Now, Cults. I've seen around this forum claims that you should strive to remove at least one, possibly two before the first year... How the hell? I found the two HQ missions I did a pain in the ass with eight people delivered by Dragonfly - and thinking about it that would have been an incentive of building a logistics base with a hagar, living quarters and storage to base an Osprey in range of where certain HQs appears. That in fact was the reason why I had to skip the first two times the Red Dawn one popped up - my Osprey couldn't get to it, and it was a suicide trying it with five people. However, I did get the Dragonfly researched and available before I could get the money for a third base so it became a moot point.
I did all 4 with a van on beginner level :) With a lot of reloading.

Dagon and EXALT HQs give a lot of places to hide, making them easiest. Stay out of sight and shoot everybody, who can reveal you to psionics. Black Lotus has long wide corridors, open halls and invisible ninjas. It's enough to just grab the statue and run. Red Dawn is similar, but you start as sitting ducks on an open plain. Smoke grenades and fire extinguishers can help. Again, you only need one card.

I do have durathreed, I think I had the implant researched, however personal armour - I presume you don't mean the green armoured vest/shield combo?
"Personal armour" is the 1st armour out of alien alloys in the original game. Alien alloy research is split into several stages here and personal armour is unlocked fairly late. If you can make Skyranger and better, you can research personal armour. But if I remember corectly, cyber armour is better, if more expensive.

Offline Delkatar

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Re: X-Com Files feedback
« Reply #7 on: October 09, 2018, 06:10:11 pm »
So not the tritinium vest or however it's spelled? I do have the implant and I'm building  more of those to outfit everyone.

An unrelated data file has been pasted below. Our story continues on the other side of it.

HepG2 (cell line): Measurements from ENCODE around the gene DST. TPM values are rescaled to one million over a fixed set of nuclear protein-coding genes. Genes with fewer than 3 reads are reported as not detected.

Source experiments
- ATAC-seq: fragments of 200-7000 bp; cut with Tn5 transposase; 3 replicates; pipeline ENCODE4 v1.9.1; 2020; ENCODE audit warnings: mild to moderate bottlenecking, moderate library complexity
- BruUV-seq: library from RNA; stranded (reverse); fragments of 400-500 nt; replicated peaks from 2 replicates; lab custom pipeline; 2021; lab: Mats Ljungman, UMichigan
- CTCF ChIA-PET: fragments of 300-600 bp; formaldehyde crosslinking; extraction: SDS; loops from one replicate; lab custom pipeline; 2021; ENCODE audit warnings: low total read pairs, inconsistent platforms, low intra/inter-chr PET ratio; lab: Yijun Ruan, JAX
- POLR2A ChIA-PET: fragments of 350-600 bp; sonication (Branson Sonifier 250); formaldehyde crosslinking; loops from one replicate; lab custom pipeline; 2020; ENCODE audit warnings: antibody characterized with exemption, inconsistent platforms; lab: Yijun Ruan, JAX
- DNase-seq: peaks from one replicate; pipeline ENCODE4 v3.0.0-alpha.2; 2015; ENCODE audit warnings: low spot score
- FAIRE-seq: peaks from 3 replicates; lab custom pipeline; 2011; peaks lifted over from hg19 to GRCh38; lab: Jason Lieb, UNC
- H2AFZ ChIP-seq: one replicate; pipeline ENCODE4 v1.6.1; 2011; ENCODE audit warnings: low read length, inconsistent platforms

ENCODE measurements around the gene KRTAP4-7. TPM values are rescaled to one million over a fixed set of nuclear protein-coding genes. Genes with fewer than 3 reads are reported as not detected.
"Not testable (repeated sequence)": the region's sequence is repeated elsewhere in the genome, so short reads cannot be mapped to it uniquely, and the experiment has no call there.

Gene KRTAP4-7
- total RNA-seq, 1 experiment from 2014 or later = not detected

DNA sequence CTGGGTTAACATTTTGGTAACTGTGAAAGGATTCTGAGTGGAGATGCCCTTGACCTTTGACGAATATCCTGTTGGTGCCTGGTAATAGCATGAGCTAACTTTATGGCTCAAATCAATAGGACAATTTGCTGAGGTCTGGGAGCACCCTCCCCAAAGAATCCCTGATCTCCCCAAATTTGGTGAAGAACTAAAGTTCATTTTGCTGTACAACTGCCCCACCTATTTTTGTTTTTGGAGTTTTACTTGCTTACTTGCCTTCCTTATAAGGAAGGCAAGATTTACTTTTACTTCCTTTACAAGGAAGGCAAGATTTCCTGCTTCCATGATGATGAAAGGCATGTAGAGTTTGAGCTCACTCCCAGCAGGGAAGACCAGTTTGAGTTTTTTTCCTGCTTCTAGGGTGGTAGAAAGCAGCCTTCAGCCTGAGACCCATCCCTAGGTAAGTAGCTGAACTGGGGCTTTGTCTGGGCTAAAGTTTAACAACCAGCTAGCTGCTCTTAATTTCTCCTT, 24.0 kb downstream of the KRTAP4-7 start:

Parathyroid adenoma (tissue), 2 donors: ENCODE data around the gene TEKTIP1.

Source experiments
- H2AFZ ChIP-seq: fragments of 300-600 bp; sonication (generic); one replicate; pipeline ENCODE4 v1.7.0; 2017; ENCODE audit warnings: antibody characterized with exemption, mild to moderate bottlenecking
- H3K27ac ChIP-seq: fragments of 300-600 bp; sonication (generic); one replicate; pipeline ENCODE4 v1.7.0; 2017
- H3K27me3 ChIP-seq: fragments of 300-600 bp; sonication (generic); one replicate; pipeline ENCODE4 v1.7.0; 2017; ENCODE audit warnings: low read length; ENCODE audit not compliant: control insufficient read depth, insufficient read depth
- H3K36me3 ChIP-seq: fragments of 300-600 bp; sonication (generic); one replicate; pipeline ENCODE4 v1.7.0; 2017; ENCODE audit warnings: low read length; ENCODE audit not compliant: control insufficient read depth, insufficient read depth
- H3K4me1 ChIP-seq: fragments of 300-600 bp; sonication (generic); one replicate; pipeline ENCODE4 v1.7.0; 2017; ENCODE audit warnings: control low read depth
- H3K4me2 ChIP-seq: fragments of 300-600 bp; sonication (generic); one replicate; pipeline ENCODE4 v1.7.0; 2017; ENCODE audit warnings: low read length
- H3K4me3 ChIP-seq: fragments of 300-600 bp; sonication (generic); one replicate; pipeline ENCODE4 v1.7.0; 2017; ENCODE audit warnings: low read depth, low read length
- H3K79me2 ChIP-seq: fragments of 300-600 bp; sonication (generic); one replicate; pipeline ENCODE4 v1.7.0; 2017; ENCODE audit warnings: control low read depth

Good to know about the HWP's being armours for the basic AI units. I'll give them a test run tonight.

I haven't really tested the Nitro Express. By the time I got it I had better options.

For that mission with the Dagon dogs - I had Black Ops shotguns, magnums, I'm not sure if I had CAWS already or not. It was a Dagon attack mission on a very built up map little in the way of clear lines of fire and a great amount of places where the dogs could jump around the corner or out of a building and eat a few people before they could react. If hit, they usually did get down in couple of shots from my veterans. Either that or someone missed and got their faces eaten.

To do that I would have to practically fire all by two or thee people senior agent and above which will cripple my roster.

I'm keeping apace with reasearch by only using two bases decked with everything science related I have so far. That might be due to the range again - Exalt and the Lotus cult I have the damnest time getting missions to spawn in the first place. It's rarer that I don't have to abort due to enemies surrounding my transport or having to kill the officers I need to capture or lose experienced people. I'm currently building up a third base, however at this rate I'll be turning it into manufacturing hub... and that was by concentrating all scientists on a single project until last night when I read that it would be better if I spread them out and it seems to be working. If I had done that earlier I would have run out of things to research a few times already.

The gym does help... if the rookies live long enough to get trained. Between injuries and missions, I still have a few people who I got at the start of the game who haven't completed their training yet. I did run dual gyms in my two bases for a time while until I got ten people trained apiece and then scrapped one. However between mission stat increase its hard to judge how much that training helped. The people who completed it all have between thirty to sixty kills and a lot of missions under their belts already.